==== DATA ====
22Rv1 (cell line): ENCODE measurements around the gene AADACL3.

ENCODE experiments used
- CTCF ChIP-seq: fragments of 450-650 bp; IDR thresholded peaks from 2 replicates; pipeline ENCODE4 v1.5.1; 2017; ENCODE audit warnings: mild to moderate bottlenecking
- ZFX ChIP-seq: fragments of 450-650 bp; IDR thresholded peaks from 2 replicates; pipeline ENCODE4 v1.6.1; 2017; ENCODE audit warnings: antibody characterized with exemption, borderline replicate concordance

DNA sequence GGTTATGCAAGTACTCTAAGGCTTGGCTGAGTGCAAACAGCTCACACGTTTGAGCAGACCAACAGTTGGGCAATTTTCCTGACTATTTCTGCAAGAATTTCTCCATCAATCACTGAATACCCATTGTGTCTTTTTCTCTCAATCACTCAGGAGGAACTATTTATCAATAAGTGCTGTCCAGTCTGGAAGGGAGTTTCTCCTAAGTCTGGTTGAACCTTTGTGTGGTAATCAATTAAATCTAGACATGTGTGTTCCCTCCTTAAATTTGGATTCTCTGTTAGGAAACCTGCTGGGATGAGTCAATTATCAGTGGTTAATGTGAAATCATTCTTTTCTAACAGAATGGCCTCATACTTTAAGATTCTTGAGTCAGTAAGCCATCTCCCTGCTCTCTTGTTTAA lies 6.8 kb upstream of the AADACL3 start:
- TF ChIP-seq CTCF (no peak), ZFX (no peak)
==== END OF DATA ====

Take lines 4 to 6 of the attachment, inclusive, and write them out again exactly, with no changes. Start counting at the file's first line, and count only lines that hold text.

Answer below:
- ZFX ChIP-seq: fragments of 450-650 bp; IDR thresholded peaks from 2 replicates; pipeline ENCODE4 v1.6.1; 2017; ENCODE audit warnings: antibody characterized with exemption, borderline replicate concordance

DNA sequence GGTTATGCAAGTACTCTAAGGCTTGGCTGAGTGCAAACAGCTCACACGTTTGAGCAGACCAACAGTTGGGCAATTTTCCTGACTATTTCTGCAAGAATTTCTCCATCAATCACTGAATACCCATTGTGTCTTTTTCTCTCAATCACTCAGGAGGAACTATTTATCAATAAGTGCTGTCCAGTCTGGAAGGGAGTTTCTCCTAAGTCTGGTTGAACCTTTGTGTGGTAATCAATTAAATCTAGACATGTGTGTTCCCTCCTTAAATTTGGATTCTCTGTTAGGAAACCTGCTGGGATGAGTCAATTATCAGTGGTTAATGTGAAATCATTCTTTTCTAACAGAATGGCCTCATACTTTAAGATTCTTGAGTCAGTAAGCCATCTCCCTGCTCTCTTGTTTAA lies 6.8 kb upstream of the AADACL3 start:
- TF ChIP-seq CTCF (no peak), ZFX (no peak)